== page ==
Janis Joplin was an American singer-songwriter who rose to fame in the late 1960s as the lead vocalist of the psychedelic-acid rock band Big Brother and the Holding Company. She was known for her powerful and soulful voice, as well as her unique style and stage presence.

Joplin was born in Port Arthur, Texas in 1943 and began singing in local bars and coffeehouses while attending college in the early 1960s. She eventually moved to San Francisco, where she joined Big Brother and the Holding Company in 1966. The band released their debut album, "Big Brother and the Holding Company," in 1967, which included Joplin's signature song, "Piece of My Heart."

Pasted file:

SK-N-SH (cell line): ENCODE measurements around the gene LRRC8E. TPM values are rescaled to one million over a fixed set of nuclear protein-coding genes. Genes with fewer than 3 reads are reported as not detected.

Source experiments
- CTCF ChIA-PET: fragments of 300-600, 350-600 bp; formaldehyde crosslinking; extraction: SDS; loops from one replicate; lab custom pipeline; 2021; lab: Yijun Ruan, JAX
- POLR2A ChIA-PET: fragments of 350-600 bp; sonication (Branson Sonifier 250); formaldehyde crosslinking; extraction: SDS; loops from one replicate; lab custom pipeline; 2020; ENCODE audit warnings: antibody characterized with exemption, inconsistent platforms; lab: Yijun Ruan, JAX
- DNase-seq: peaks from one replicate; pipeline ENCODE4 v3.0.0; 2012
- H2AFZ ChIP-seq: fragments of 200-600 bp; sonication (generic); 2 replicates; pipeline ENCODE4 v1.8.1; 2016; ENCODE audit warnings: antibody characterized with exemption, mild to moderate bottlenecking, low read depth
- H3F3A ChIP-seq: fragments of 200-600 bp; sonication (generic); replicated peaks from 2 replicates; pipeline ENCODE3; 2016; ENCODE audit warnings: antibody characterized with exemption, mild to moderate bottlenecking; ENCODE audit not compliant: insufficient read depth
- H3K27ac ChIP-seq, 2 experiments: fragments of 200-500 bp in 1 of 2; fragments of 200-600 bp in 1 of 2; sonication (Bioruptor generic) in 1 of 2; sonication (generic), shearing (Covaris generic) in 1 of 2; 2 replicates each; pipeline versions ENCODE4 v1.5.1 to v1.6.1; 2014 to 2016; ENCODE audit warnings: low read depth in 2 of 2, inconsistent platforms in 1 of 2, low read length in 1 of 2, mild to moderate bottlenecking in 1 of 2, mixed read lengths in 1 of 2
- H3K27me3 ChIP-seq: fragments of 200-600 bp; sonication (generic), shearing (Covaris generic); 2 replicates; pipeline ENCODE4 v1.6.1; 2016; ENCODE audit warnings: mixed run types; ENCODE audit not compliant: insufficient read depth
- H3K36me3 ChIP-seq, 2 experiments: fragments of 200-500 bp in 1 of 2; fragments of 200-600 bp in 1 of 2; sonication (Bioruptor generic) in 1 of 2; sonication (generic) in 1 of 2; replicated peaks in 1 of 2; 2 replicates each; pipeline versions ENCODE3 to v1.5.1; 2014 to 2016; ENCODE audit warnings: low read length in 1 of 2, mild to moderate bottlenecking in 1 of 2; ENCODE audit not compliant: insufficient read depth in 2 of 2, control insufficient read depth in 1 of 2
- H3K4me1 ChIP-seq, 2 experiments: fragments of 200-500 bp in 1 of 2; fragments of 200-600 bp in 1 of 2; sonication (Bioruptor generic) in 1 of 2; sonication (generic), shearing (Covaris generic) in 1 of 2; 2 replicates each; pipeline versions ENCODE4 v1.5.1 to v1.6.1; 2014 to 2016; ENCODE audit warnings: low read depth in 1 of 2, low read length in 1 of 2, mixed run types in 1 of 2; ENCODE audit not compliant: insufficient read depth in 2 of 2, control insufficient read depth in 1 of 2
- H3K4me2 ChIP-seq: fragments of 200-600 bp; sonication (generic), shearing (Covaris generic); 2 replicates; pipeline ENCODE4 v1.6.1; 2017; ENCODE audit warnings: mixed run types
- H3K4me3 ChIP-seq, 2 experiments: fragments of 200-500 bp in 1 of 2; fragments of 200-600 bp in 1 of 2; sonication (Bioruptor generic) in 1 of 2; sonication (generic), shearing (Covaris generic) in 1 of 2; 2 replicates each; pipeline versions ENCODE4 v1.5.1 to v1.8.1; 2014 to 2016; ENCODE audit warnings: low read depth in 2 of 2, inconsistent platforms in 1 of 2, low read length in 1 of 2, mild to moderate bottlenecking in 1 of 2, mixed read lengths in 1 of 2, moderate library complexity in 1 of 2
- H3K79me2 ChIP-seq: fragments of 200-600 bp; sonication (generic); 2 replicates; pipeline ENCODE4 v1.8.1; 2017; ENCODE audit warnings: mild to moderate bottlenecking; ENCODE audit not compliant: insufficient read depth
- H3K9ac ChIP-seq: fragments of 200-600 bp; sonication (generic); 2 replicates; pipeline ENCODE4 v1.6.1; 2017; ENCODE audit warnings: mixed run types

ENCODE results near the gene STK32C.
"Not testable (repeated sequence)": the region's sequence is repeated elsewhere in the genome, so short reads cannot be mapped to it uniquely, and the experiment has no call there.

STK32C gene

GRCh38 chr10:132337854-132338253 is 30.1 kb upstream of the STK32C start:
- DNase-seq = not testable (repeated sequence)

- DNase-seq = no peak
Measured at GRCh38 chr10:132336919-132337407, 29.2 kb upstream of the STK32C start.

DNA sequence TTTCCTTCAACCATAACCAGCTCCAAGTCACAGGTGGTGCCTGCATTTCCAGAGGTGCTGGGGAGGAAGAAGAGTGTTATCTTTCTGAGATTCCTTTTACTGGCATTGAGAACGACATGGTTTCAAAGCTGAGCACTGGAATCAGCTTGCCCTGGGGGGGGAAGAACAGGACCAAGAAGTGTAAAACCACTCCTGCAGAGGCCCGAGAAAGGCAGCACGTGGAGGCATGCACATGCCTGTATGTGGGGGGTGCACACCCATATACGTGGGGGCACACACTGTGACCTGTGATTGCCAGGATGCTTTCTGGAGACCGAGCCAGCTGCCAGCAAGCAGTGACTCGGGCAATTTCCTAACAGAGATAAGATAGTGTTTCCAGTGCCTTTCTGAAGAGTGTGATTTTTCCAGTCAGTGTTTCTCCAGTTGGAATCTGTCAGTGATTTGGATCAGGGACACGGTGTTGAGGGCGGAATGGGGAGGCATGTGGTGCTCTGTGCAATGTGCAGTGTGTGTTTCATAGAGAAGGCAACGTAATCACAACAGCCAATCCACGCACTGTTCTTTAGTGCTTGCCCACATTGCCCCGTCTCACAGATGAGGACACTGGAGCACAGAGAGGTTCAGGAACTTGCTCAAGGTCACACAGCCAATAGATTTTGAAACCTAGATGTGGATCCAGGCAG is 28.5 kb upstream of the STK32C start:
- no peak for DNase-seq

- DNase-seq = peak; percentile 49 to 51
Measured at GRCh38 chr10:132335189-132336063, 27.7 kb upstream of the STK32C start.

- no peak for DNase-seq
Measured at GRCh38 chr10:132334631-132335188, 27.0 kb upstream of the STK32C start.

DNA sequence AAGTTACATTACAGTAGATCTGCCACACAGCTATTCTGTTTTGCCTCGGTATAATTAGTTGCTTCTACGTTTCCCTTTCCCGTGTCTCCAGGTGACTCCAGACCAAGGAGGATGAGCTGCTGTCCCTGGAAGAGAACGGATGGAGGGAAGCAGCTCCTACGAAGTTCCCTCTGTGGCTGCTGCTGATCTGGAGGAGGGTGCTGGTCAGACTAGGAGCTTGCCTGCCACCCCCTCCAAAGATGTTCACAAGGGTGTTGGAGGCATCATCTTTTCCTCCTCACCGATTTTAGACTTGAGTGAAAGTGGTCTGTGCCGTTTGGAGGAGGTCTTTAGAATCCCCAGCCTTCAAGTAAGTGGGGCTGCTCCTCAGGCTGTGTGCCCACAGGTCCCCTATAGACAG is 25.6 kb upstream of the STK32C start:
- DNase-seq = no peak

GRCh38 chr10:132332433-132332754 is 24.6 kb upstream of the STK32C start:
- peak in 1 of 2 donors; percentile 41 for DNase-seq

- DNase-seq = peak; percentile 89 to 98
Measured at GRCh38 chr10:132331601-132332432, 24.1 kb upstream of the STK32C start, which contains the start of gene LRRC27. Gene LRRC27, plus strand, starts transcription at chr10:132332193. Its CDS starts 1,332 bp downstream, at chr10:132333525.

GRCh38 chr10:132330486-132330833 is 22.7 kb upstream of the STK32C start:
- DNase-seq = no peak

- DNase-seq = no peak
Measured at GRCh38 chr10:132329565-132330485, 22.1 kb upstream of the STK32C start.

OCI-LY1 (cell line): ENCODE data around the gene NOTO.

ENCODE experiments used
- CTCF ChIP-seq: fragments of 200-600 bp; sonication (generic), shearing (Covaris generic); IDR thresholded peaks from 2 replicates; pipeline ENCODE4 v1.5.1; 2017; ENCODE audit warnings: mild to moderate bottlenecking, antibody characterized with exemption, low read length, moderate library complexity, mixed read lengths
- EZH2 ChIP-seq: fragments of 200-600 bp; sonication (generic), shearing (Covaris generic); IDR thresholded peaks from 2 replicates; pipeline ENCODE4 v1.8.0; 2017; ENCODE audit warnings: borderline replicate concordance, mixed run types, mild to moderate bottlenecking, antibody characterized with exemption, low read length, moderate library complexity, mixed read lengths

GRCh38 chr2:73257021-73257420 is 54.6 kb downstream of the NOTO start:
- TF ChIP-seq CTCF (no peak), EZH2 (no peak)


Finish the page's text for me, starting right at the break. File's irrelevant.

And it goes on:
Joplin's solo career took off in 1968 with the release of her album "Cheap Thrills," which featured hits like "Summertime" and "Ball and Chain." She continued to release successful albums throughout the late 1960s and early 1970s, including "I Got Dem Ol' Kozmic Blues Again Mama!" and "Pearl."

Tragically, Joplin died of a heroin overdose in 1970 at the age of 27. However, her impact on music and culture has endured. She is considered one of the greatest singers of all time and has influenced countless artists in a variety of genres. Joplin's legacy lives on through her music and the inspiration she continues to provide to aspiring musicians and fans alike.